AbstractSeveral axi-symmetric EN3B steel components differing in shape and size were forged on a 100 ton joint knuckle press.
A load cell fitted under the lower die inserts recorded the total deformation forces. Job parameters were measured off the billets and the forged parts. Slug temperatures were varied and two lubricants - aqueous colloidal graphite and oil - were used.
An industrial study was also conducted to check the results of the laboratory experiments. Loads were measured (with calibrated extensometers attached to the press frames) when adequately heated mild steel slugs were being forged in finishing dies. Geometric parameters relating to the jobs and the dies were obtained from works drawings.
All the variables considered in the laboratory study could not, however, be investigated without disrupting production. In spite of this obvious limitation, the study confirmed that parting area is the most significant geometric factor influencing the forging load.
Multiple regression analyses of the laboratory and industrial results showed that die loads increase significantly with the weights and parting areas of press forged components, and with the width to thickness ratios of the flashes formed, but diminish with increasing slug temperatures and higher billet diameter to height ratios. The analyses also showed that more complicated parts require greater loads to forge them.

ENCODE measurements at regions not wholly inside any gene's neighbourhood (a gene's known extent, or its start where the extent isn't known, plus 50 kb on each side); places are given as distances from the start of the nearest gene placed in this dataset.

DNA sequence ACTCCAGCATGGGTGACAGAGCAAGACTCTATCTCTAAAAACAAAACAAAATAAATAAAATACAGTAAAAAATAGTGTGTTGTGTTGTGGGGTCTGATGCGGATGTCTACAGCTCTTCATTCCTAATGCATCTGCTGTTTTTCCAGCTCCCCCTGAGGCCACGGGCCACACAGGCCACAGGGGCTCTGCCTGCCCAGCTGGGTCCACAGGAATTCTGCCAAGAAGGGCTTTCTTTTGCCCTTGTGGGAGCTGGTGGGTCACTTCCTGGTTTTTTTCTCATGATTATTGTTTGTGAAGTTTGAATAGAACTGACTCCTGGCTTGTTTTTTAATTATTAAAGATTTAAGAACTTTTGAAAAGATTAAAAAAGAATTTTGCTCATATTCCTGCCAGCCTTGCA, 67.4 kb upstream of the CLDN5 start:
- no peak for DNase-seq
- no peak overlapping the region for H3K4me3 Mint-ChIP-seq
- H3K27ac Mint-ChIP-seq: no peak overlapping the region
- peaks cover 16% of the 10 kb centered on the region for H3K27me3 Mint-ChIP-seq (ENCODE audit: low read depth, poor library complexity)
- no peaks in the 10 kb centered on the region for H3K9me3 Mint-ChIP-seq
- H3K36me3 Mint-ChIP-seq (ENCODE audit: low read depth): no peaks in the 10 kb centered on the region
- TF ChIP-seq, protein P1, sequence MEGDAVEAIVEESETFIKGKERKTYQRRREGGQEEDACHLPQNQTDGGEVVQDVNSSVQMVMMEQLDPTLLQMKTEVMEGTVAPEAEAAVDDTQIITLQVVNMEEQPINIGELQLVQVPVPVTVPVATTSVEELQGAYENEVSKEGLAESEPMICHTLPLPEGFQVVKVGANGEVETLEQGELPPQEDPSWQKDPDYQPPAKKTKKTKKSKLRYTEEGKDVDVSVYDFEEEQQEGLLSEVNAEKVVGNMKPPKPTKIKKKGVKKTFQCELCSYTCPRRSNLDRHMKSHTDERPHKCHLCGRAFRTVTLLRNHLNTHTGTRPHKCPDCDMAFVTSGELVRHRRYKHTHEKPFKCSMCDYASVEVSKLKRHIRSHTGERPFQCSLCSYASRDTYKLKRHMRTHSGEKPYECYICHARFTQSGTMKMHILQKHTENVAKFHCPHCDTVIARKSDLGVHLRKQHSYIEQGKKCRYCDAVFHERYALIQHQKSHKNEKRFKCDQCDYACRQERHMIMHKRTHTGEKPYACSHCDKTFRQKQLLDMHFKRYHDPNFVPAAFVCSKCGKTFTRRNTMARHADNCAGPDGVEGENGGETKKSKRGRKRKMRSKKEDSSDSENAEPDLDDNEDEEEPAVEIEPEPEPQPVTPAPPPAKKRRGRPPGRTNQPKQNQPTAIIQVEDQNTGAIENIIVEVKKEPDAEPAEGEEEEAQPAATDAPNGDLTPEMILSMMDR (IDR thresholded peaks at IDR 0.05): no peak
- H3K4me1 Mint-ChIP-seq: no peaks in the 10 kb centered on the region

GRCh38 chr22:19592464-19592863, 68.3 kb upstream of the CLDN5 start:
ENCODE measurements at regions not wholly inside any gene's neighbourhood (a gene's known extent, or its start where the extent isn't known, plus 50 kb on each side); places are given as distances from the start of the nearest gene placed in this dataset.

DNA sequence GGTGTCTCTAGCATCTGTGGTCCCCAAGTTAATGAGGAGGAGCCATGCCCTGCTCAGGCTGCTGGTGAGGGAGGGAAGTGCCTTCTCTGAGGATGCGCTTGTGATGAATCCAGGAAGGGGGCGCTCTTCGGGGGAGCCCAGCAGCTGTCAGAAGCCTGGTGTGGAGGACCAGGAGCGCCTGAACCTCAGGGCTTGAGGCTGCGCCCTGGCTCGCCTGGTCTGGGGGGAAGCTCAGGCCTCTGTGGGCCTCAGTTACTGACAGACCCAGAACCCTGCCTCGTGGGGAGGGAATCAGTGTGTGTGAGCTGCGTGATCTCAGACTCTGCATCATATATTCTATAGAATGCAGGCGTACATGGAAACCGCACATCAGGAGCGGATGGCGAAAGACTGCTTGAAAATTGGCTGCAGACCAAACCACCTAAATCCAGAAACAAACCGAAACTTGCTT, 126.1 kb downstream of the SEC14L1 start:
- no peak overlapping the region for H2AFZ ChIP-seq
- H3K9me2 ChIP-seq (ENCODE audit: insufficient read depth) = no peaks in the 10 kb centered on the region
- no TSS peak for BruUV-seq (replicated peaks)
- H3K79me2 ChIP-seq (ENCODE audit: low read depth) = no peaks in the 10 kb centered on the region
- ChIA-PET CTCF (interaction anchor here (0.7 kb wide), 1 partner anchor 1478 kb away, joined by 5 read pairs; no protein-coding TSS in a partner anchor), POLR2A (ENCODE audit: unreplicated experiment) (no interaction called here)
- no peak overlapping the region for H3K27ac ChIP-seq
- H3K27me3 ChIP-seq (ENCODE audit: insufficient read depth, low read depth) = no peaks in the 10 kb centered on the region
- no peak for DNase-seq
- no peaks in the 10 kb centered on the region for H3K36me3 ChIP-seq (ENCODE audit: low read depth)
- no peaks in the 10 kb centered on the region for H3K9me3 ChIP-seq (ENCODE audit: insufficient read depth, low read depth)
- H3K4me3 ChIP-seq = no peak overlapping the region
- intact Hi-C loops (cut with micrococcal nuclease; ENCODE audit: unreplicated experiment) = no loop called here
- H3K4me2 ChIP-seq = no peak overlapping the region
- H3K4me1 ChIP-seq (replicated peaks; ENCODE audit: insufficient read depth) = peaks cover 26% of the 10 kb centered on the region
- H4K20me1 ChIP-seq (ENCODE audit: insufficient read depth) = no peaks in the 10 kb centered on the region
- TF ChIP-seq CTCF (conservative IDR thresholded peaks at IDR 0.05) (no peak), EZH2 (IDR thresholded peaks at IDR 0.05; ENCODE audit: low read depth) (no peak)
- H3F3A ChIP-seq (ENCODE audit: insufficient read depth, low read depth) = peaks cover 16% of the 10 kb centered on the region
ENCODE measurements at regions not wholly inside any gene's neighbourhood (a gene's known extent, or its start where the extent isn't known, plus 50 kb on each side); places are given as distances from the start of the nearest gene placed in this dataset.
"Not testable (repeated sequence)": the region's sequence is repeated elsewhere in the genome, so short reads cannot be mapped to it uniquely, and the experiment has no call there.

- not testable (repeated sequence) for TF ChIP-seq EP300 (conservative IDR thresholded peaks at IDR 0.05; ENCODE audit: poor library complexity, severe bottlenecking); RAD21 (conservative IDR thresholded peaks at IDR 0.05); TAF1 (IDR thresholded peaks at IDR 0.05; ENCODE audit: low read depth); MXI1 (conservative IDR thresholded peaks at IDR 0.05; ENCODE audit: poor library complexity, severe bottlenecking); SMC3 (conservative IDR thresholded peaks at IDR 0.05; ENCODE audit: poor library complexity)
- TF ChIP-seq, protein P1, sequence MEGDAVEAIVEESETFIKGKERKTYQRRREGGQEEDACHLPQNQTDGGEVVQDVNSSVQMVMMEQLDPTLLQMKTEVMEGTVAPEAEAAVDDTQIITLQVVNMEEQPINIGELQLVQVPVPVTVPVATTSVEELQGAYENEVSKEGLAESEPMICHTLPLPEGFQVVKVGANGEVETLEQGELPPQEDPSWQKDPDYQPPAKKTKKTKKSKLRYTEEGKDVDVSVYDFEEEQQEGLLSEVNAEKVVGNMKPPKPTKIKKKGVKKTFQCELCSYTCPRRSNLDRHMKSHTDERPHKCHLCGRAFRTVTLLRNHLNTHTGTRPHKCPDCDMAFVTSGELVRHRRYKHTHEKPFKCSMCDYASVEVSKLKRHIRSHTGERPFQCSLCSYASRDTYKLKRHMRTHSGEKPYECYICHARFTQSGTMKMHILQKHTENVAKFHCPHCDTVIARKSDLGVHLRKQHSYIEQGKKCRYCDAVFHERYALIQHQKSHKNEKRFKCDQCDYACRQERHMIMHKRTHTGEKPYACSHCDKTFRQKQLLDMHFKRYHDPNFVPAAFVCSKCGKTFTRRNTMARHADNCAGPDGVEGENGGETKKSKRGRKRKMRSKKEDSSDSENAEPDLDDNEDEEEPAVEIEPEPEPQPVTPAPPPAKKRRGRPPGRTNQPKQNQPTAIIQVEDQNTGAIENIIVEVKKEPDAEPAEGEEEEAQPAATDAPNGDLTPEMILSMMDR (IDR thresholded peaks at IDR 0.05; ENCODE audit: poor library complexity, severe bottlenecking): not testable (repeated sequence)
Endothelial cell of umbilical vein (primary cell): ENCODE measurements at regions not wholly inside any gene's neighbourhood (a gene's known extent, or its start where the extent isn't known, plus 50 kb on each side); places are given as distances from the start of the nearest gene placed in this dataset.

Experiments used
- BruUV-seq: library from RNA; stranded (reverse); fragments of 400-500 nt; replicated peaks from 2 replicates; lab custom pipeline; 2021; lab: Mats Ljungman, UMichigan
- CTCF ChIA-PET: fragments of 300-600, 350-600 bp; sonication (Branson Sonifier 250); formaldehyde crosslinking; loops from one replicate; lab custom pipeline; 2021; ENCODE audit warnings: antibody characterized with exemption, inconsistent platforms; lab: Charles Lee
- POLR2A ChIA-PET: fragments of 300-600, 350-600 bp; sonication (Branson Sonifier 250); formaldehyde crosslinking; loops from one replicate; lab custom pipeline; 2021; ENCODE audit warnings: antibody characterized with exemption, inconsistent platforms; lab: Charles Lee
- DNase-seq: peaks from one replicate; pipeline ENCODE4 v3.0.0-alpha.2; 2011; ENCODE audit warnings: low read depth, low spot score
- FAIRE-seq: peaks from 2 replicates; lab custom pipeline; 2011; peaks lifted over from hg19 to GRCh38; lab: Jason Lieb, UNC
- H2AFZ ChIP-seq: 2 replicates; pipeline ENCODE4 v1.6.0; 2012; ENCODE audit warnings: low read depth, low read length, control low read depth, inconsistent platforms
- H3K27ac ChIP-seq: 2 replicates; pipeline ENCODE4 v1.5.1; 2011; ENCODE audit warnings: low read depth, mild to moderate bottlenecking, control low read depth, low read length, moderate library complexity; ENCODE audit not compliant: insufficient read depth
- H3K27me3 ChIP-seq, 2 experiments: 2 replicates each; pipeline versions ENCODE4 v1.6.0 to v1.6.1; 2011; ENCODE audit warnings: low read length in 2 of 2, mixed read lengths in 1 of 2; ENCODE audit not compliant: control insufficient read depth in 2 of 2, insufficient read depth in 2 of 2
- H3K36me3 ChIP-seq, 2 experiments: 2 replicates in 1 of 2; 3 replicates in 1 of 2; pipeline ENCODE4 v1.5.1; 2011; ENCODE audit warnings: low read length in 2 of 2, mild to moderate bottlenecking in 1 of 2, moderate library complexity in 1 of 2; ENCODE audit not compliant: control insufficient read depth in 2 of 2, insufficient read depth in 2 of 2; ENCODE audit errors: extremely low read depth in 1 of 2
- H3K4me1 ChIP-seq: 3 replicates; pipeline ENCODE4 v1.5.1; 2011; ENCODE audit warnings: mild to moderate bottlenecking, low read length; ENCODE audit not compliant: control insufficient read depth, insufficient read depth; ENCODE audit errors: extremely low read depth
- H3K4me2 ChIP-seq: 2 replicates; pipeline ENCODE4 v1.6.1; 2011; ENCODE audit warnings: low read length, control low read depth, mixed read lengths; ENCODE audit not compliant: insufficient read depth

Die stresses, due to applied axial loads, were investigated by the photoelastic method. The three dimensional frozen stress technique was employed. Model dies were machined from cast araldite cylinders, and the slug material was simulated with plasticene. Test samples were cut from the centres of the dies after the stress freezing.
Examination of the samples, and subsequent calculations, showed that the highest stresses were developed in die outer corners. This observation partly explains why corner cracking occurs frequently in industrial forging dies.
Investigation of die contact during the forging operation revealed the development of very high stresses.
|Date of Award||Dec 1971|
|Supervisor||J.L. Aston (Supervisor)|
- Die load
- press forging